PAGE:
Hawthorne's Rappaccini's Daughter Essay

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Hawthorne's Rappaccini's Daughter

This essay focuses on the way Hawthorne’s “Rappaccini’s Daughter” articulates the tension between the spirit and the empirical world. Hawthorne challenges the empirical world Rappaccini, both malevolent for his experimentation with human nature and sympathetic for his love for his daughter, represents, by raising an aesthetic question Rappaccini implicitly asks. Hawthorne never conclusively answers this question in his quest to preserve spiritual beauty in an empirical world, offering the most disturbing possibility of all: could art and the artist prove as fatal to the human spirit as empiricism?

Hawthorne’s sinister representation of Rappaccini early in the story belies this self-isolating
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But, as the tale reveals, Baglioni’s envy emerges in the “professional warfare” in which Rappaccini, not Baglioni, has “gained the advantage” (928).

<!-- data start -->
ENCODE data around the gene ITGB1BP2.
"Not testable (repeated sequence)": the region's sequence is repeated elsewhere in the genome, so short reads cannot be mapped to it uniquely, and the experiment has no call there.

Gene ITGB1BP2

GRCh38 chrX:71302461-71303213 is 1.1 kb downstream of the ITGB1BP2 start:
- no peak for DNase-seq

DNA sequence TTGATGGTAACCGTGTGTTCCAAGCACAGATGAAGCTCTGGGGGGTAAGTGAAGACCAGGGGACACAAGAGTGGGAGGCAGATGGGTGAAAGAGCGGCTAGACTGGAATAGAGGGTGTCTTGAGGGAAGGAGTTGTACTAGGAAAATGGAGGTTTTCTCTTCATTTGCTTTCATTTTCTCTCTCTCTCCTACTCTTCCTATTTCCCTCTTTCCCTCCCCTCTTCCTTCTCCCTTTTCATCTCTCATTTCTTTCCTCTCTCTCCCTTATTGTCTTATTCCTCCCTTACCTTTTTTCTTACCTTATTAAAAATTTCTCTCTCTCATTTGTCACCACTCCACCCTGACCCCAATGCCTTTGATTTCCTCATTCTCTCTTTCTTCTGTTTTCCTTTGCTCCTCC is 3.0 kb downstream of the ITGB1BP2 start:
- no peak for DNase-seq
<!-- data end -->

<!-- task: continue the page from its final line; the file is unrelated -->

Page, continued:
Baglioni’s description of Beatrice and Rappaccini, as Beatrice will later reveal to Giovanni, prove at least somewhat false because his intentions are tainted by a desire that Rappaccini not “snatch the lad [Giovanni] out of [his] hands…and make use of him for his infernal experiments” (932). Rather, Baglioni approaches Giovanni for the sole purpose of deprecating his rival’s character and daughter, with an obvious jealousy that motivates him and ultimately destroys Giovanni’s faith in the beauty, innocence, and spiritual essence Beatrice represents.

Giovanni’s first impressions of Beatrice support Baglioni’s view of Rappaccini and his daughter, who “looked redundant with life, health, and energy; all of which attributes were bound down and compressed, as it were, and girdled tensely, in their luxuriance, by her virgin zone” (926). Like one of the flowers in the garden, Rappaccini tends his daughter with a “watchful eye,” which binds and compresses her, protecting her chastity from lustful intentions. Giovanni immediately senses this protection, even oppression, and his “fancy must have grown
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